For some adoptees just seeing a picture of their parents would suffice. For others, an explanation for having been adopted and a picture, never really feeling the need to actually meet anyone. There are adoptees who want full blown familial relationships with their biological relatives. None of it is wrong or an indication of intelligence or necessarily a reflection on anyone else. To say so, at best, is not very nice. At worst, it's not very smart.


It never has and never will

Been a little laid up lately and found myself caught up in the murder trial of Casey Anthony.

Wow. Just wow.

Between the media coverage, media of all kinds, it's quite a spectacle. There is live coverage of the trial itself, nonstop coverage and discussion on television, Facebook, and Twitter etc. I haven't noticed really anything about it in adoption blogland but then why would there be, far as I can tell adoption isn't part of the whole sad, sordid story.

The jury was sent to deliberate yesterday and it's my feeling they won't take too terribly long to come to a verdict. What a horrible responsibility they have. Necessary obviously, but still horrible. The prosecution has gone for the death penalty and the pressure alone that that puts on everyday people who make up a jury is part of the reason I am against capital punishment.

Fortunately the jury has options other than the death penalty because Casey Anthony is clearly guilty of plenty and is no doubt involved somehow in the death of her little girl. One can only hope all the people Ms Anthony has taken down with her deserve it, but that's unlikely.

So many innocent people are affected by people like Casey Anthony every day, all the time. Not everyone who has a personality disorder like hers end up involved in the murder of their children but they do wreak havoc on the rest of us in some shape or form.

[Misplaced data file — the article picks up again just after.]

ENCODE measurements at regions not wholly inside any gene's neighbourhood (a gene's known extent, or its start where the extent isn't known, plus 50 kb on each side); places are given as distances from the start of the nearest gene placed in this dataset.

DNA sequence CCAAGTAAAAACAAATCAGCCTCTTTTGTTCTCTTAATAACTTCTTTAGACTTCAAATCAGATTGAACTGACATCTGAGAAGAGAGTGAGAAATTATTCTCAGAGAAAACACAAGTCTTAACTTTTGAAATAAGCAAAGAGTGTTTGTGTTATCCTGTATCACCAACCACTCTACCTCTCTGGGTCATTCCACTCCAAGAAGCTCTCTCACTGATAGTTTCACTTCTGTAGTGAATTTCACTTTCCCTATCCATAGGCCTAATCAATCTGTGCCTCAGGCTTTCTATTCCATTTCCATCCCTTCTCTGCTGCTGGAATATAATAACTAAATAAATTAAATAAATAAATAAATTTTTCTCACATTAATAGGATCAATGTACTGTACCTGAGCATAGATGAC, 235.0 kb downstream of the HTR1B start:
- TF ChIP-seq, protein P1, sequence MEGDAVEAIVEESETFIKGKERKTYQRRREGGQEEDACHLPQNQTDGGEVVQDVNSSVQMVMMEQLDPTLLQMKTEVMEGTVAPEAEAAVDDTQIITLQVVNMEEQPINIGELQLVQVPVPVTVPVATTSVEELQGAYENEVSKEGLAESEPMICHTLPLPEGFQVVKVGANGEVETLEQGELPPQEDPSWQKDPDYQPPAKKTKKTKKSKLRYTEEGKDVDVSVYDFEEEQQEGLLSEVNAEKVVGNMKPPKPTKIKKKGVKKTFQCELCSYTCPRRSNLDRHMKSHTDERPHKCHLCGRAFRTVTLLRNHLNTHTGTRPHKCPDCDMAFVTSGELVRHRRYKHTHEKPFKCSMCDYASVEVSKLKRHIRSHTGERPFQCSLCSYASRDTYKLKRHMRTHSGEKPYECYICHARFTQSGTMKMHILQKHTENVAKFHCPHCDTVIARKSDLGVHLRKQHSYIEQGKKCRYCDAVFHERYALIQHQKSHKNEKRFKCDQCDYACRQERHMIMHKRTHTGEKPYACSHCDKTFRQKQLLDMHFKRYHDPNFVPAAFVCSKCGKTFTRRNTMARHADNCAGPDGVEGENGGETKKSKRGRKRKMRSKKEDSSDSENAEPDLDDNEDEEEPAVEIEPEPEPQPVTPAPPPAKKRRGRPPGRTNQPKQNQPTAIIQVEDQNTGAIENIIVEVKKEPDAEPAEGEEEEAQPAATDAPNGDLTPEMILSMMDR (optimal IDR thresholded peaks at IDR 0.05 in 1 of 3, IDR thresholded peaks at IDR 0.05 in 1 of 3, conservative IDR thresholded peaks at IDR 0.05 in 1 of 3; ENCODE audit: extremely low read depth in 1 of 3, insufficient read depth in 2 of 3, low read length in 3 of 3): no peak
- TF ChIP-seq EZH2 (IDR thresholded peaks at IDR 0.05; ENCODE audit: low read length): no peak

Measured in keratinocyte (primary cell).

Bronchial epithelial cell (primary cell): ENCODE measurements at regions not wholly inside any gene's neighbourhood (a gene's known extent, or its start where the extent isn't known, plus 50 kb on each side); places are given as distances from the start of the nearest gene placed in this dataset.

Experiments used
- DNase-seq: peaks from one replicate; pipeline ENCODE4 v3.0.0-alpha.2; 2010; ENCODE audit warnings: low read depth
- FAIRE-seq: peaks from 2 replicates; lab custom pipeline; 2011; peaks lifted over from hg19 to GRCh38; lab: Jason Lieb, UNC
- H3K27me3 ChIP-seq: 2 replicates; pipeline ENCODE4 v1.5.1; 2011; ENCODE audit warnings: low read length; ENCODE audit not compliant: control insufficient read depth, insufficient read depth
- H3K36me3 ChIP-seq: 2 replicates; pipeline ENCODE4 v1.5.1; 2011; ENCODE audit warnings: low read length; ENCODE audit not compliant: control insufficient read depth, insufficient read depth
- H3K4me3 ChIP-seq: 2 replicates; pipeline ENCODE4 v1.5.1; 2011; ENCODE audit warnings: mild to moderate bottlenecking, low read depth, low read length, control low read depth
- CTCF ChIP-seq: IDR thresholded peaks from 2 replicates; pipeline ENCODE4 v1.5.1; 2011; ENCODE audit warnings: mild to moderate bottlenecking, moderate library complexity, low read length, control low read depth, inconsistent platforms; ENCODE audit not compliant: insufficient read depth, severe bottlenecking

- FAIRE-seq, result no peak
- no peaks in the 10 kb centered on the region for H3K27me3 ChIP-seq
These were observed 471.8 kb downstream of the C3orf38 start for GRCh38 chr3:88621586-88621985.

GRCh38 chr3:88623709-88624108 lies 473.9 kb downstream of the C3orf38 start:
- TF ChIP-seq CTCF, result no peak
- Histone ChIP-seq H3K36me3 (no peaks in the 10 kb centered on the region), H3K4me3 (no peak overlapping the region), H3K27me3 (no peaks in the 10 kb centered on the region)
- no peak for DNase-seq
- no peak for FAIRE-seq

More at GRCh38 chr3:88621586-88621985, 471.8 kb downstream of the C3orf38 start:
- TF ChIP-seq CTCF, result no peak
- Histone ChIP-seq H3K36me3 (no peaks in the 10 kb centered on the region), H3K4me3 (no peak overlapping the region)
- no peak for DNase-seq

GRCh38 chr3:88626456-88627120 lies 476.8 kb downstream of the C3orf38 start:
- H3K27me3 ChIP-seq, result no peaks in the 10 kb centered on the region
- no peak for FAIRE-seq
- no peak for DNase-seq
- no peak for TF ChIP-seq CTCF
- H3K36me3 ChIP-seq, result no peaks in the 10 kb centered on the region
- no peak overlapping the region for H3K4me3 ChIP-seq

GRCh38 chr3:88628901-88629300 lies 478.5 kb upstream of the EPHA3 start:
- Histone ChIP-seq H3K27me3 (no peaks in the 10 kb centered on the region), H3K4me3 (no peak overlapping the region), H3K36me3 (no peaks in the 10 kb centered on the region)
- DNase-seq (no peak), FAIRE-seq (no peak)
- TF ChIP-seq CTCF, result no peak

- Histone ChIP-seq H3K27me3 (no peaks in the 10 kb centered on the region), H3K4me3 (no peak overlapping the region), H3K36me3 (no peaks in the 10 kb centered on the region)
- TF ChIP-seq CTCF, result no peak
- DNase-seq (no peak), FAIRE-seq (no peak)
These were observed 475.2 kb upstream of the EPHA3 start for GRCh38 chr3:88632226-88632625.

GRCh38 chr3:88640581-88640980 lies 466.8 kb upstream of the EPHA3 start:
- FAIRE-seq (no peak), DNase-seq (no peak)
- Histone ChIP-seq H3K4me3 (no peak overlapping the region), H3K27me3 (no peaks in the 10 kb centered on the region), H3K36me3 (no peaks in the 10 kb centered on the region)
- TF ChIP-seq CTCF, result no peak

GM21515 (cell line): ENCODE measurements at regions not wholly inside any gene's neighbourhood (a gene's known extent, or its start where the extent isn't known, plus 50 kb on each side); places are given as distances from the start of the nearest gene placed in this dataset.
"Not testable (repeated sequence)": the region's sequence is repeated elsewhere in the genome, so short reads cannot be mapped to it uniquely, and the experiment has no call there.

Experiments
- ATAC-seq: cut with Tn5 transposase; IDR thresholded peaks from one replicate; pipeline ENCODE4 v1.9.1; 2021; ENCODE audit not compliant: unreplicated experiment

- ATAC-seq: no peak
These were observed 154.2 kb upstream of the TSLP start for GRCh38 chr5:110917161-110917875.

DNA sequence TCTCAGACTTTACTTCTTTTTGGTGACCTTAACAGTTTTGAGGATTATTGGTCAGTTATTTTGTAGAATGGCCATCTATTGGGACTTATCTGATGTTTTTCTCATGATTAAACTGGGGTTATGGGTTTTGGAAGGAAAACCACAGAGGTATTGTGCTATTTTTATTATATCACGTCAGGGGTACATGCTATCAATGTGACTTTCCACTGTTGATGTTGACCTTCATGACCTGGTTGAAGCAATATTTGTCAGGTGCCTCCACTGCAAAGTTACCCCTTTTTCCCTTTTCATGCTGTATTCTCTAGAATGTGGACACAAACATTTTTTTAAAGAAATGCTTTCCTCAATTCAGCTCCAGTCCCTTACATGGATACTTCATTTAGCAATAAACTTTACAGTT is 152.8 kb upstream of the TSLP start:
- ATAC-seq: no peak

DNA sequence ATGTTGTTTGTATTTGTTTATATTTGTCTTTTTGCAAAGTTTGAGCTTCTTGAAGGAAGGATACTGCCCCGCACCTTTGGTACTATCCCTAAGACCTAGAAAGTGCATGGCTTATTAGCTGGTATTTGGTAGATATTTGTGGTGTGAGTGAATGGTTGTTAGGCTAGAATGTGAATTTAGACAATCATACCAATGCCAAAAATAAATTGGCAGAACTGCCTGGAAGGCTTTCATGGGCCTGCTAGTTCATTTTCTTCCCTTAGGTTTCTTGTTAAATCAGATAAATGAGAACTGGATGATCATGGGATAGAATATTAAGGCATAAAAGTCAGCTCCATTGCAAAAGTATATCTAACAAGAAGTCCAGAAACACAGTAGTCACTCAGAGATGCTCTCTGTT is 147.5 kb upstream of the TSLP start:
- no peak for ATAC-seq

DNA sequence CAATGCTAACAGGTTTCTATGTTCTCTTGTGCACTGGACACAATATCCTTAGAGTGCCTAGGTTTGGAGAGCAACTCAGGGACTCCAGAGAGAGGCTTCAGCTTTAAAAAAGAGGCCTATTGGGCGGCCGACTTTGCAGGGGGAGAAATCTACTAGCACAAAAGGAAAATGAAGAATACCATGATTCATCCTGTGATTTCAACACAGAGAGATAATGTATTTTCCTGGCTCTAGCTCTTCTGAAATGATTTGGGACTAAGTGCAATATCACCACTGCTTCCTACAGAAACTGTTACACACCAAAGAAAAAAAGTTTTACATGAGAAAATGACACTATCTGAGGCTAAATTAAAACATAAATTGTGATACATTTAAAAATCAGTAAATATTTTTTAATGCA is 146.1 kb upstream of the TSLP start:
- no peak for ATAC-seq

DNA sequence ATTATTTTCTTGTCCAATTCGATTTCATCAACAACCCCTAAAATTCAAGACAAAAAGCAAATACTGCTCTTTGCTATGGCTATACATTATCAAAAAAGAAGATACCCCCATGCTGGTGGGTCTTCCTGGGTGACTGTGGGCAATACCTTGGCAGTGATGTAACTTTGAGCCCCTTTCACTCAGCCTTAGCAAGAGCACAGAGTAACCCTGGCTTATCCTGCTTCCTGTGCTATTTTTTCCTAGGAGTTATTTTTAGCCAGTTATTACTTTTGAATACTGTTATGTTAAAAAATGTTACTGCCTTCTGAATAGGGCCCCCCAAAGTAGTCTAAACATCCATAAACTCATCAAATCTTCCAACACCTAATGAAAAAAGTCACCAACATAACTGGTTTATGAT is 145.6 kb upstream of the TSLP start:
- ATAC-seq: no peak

People who only think of themselves and build themselves up by bringing others down are all around us, and yes, they become parents all the time. Wouldn't it be nice if conception and giving birth could magically transform everyone into caring, responsible, selfless human beings who put their children's needs before their own?

Sadly, it never has, and even more sadly, never will.


Womb fresh infants and foster kids

Adoption is such a strange (impossible) thing to discuss, online anyway.

I quite often see adoption reformers talk about leaving the womb fresh babies alone, that people should be adopting from foster care instead. Every time I see those words, or some version of them, I can't help but think about the reasons why there are kids in foster care in the first place. If one is to end up being adopted anyway, why would it not be better to be adopted as a womb fresh infant?

I know some will say that kids in foster care are only there because of social wreckers (is that the proper derogatory term?) yanking them from families whose only crime is a dirty home and while I'm sure it's the case sometimes, it's less often than not. At least here in Canada.

Where I am familiar, it's the opposite. Kids are kept in families too long in name of family preservation. Sometimes so long it results in the deaths of children.

Another thing that occurs to me is that, because I do believe that some women who place babies for adoption DO care about or love their babies, either as human beings or as their children, women who consciously and intentionally seek out good families for their baby are the ones who are more likely to become good parents themselves given time and adequate resources.

Mothers who do not consider adoption or abortion (or birth control) and just keep having and keeping kids they have no genuine interest in parenting, have no means to properly support financially, continue to abuse drugs or alcohol and make repeated bad choices when it comes to paternity putting their lovers before their kids, are crap mothers, if one can even call them mothers, whose kids are some (most?) of those that end up in foster care.

Are we as mothers society's responsibility? If so, after how many kids? Is there a limit? If we're relying on society to support us financially, does it not then give them the right to butt into our business? And finally, why must womb fresh infants have to wait until they're damaged and in foster care to be adopted?

Oh yeah, I watched 20/20 last night and it was about Diane Downs and the baby (her fourth) that was taken from her at birth, now an adult, was interviewed.